Motion Picture Editors Guild

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Coordinates: 34°05′54″N 118°21′29″W / 34.098266°N 118.357976°W / 34.098266; -118.357976 The Motion Picture Editors Guild (MPEG) is the guild that represents freelance and staff motion picture film and television editors and other post-production professionals and story analysts throughout the United States. The Motion Picture Editors Guild (Union Local 700) is a part of the 500 affiliated local unions of the International Alliance of Theatrical Stage Employees (IATSE), a national labor organization with 104,000-plus members. There are more than 6,000 members of the Editors Guild.

The MPEG negotiates collective bargaining agreements (union contracts) with producers and major motion picture movie studios and enforces existing agreements with employers involved in post-production. The MPEG provides assistance for securing better working conditions, including but salary, medical benefits, safety (particularly "turnaround time") and artistic (assignment of credit) concerns.

History[edit]

The Society of Motion Picture Film Editors was created in 1937 by I. James Wilkinson, Ben Lewis and Philip Cahn when film editors earned a mere $100 per week. Initial membership totaled 571.

In 1938 the first contract talks garnered a 10% wage increase. In 1943 film editors and assistant editors are offered their own local by the IATSE. Many Society members sought to align themselves with this larger national organization, hoping for greater negotiating clout. The editors, assistant editors, and sound and music editors voted to join IATSE. In 1944, the Society of Motion Picture Film Editors underwent a name change and became the Motion Picture Editors Guild, Local 776 of the IATSE.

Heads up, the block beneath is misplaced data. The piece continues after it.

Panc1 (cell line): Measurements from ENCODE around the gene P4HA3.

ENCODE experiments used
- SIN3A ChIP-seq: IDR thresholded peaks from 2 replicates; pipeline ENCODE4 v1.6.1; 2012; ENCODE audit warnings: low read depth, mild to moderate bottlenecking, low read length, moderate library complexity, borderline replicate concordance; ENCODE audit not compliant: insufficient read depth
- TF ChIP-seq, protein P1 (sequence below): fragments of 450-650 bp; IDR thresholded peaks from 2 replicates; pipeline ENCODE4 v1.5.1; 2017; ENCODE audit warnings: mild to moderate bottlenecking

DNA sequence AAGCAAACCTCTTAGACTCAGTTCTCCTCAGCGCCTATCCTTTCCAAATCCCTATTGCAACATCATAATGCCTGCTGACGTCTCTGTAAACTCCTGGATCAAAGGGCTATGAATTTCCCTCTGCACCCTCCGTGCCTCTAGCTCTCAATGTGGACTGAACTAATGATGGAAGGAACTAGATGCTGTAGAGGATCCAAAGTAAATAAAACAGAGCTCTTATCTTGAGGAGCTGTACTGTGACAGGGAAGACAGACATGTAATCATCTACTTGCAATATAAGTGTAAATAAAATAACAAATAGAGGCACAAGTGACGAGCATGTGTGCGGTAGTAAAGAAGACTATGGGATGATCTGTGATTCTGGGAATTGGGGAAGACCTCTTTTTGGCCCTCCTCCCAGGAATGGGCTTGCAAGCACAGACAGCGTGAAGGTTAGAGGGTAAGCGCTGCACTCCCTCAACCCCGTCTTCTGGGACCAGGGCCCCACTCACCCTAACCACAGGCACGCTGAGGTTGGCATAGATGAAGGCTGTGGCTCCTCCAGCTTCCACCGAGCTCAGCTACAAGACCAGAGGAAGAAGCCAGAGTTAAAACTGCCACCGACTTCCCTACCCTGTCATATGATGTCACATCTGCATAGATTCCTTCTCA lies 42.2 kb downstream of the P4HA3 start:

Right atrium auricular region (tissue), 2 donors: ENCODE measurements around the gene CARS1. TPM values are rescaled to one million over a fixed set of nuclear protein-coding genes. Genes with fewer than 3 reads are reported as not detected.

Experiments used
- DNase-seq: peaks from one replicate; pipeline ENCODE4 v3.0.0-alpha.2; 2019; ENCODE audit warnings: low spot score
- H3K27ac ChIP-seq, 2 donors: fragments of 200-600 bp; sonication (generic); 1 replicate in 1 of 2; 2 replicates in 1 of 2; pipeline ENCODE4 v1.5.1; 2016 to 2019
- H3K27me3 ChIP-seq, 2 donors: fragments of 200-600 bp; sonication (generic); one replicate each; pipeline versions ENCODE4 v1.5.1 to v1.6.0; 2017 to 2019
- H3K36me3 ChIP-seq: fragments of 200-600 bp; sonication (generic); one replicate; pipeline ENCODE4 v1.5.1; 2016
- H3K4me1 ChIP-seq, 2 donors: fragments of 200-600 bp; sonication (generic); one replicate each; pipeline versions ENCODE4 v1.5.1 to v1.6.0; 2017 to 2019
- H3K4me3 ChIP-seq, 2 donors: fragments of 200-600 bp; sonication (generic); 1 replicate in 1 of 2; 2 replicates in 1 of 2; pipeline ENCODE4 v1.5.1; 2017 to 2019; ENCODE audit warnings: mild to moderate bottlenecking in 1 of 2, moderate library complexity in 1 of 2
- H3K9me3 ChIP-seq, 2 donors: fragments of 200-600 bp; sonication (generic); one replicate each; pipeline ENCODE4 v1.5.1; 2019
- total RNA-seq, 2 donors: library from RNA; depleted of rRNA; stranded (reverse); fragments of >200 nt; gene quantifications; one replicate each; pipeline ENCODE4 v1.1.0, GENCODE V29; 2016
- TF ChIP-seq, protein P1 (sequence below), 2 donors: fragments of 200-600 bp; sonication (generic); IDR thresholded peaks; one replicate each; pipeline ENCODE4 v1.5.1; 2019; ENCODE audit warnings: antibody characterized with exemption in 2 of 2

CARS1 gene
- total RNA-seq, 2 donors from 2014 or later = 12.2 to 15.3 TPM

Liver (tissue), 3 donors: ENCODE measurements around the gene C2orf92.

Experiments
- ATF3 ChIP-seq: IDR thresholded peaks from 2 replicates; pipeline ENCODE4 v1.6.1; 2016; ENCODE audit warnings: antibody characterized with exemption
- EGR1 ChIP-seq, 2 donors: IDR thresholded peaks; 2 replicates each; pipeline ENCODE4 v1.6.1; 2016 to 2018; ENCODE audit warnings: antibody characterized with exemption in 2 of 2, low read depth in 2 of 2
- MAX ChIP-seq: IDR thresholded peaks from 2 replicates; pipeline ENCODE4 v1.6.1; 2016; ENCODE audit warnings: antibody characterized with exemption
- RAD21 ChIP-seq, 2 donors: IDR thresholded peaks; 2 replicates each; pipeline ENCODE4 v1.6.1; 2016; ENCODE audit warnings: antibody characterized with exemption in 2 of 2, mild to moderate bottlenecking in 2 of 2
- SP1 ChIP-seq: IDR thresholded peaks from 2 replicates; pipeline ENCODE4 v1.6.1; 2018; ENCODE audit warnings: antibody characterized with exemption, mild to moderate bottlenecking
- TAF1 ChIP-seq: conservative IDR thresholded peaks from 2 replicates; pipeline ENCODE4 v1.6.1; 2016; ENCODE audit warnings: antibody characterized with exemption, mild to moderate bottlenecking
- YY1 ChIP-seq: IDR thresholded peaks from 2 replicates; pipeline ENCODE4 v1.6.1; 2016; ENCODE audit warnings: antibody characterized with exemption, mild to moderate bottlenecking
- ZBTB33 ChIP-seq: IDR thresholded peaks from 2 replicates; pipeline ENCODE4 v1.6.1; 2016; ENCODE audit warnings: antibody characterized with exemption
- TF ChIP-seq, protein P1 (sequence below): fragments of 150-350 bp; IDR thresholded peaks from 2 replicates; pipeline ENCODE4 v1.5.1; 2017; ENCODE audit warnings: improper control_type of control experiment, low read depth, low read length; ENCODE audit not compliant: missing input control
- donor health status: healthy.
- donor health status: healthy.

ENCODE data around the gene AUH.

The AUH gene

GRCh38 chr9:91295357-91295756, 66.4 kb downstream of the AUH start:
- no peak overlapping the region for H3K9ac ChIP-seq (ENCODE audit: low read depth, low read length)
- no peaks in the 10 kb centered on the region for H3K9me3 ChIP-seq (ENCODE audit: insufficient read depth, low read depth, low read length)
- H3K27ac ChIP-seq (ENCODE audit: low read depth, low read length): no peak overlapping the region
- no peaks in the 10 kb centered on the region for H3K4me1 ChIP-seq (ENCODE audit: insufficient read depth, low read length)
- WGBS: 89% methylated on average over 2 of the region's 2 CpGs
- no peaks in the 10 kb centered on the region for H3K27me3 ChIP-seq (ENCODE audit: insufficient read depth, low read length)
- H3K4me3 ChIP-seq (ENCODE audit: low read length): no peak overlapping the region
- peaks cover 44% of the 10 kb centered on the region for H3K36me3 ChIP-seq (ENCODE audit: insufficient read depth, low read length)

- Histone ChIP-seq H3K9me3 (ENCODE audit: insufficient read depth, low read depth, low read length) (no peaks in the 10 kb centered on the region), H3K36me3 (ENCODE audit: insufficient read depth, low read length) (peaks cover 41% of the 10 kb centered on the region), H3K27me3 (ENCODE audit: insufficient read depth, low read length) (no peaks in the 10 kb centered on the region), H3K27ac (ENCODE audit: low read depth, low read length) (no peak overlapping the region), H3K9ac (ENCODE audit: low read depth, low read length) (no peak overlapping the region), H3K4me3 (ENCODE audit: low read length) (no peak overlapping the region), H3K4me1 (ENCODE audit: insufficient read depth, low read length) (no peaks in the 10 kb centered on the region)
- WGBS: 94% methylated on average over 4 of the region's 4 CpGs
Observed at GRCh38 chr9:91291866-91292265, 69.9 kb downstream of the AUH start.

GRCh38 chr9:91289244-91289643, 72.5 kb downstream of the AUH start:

In 1998, at the direction of the IATSE, the Sound Technicians Union, Local 695 ceded jurisdiction of post-production sound mixers, recordists and engineers, to the Motion Picture Editors Guild. A year later Local 771 representing editors working in New York merged with, and Locals 780 and 52 ceded their respective jurisdictions of editors and sound technicians to Local 776. The greatly expanded Editors Guild now Local 700, is only the second local granted a national rather than a regional charter. By the year 2000 their ranks had been joined by the Story Analysts local and the Laboratory Film /Video Technicians-Cinetechnicians local in late 2010. Today[when?] the Motion Picture Editors Guild, Local 700 has offices in New York and Hollywood and represents more than 7000 post-production media professionals nationwide making it the largest single local in the IATSE.

Archive[edit]

The Academy Film Archive houses the Motion Picture Editors Guild Legacy Archive Collection. The collection includes interviews focusing on the life and career history of Motion Picture Editors Guild members.[1]

References[edit]

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